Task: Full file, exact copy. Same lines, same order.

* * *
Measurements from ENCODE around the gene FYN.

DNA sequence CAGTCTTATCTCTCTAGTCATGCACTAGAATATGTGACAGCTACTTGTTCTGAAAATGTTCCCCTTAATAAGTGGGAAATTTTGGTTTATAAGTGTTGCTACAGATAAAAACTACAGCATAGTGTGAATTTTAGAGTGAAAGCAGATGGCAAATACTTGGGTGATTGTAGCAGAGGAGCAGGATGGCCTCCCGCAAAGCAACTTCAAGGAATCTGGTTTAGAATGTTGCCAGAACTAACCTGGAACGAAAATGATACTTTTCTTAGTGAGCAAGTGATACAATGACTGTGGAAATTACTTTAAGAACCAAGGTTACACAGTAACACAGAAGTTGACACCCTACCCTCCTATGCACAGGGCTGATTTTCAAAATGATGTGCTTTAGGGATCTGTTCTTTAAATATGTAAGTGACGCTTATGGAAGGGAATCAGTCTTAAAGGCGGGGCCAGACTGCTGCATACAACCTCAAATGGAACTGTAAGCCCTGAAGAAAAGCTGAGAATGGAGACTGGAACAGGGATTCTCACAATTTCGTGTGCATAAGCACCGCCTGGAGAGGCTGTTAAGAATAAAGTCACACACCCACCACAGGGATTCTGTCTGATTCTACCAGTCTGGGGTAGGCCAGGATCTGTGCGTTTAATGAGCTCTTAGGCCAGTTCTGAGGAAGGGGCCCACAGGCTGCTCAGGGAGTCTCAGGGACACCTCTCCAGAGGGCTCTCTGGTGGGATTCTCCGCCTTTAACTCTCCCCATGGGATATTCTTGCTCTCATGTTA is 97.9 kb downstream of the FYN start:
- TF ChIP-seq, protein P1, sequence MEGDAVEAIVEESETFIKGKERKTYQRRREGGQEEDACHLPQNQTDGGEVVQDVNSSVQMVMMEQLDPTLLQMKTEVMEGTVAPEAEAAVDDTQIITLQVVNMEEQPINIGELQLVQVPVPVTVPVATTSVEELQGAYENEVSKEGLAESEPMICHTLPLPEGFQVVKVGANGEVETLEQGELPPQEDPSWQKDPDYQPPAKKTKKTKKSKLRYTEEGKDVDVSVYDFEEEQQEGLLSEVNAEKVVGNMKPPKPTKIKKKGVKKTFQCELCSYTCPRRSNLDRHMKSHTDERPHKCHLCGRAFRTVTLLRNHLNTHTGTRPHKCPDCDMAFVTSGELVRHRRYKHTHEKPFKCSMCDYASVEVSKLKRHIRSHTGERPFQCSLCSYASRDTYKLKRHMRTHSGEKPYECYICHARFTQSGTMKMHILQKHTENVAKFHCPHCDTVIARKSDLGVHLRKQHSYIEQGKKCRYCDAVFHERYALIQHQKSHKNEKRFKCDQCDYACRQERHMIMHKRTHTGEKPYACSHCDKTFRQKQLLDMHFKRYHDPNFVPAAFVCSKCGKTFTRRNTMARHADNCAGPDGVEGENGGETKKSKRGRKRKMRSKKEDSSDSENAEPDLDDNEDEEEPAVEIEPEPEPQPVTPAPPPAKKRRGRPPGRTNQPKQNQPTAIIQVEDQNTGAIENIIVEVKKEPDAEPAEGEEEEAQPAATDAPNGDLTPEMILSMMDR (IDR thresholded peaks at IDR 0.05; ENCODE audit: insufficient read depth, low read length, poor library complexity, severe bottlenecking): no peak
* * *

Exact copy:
Measurements from ENCODE around the gene FYN.

DNA sequence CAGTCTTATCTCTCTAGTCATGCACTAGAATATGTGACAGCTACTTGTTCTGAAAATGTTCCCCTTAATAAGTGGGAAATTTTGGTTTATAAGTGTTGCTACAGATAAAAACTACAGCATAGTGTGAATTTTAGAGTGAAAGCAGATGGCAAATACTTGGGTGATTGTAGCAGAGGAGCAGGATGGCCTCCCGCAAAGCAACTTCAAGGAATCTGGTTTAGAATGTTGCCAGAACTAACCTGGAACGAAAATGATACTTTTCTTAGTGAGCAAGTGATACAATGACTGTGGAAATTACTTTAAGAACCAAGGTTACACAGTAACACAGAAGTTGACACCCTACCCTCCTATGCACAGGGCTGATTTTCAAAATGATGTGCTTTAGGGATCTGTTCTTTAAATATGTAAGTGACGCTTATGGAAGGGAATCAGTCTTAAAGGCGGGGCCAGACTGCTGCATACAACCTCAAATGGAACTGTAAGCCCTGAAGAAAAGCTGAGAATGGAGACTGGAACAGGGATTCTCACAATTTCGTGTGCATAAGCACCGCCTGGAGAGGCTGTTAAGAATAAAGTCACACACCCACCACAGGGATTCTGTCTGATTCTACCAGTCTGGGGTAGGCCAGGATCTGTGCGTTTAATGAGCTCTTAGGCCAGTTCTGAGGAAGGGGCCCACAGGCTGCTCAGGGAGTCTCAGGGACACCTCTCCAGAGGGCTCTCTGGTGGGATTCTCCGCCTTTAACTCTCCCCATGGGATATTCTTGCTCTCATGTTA is 97.9 kb downstream of the FYN start:
- TF ChIP-seq, protein P1, sequence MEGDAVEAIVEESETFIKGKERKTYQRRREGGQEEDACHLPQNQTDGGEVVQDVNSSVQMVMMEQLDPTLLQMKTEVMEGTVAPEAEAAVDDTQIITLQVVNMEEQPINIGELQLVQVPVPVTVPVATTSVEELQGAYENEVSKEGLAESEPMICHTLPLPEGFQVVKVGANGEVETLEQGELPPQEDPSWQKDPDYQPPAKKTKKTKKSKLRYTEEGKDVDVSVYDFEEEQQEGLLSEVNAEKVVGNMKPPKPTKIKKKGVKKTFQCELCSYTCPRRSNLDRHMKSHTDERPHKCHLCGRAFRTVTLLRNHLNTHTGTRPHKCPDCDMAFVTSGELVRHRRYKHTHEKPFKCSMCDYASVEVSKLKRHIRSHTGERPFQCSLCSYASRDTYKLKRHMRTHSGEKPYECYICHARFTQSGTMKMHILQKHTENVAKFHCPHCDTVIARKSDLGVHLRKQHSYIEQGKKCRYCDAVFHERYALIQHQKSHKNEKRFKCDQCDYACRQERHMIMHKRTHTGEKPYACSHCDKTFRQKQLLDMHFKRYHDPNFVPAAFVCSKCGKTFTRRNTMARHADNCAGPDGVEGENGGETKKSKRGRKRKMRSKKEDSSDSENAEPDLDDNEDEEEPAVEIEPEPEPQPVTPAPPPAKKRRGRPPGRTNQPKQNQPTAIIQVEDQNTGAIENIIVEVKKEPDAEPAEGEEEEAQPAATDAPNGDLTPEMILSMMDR (IDR thresholded peaks at IDR 0.05; ENCODE audit: insufficient read depth, low read length, poor library complexity, severe bottlenecking): no peak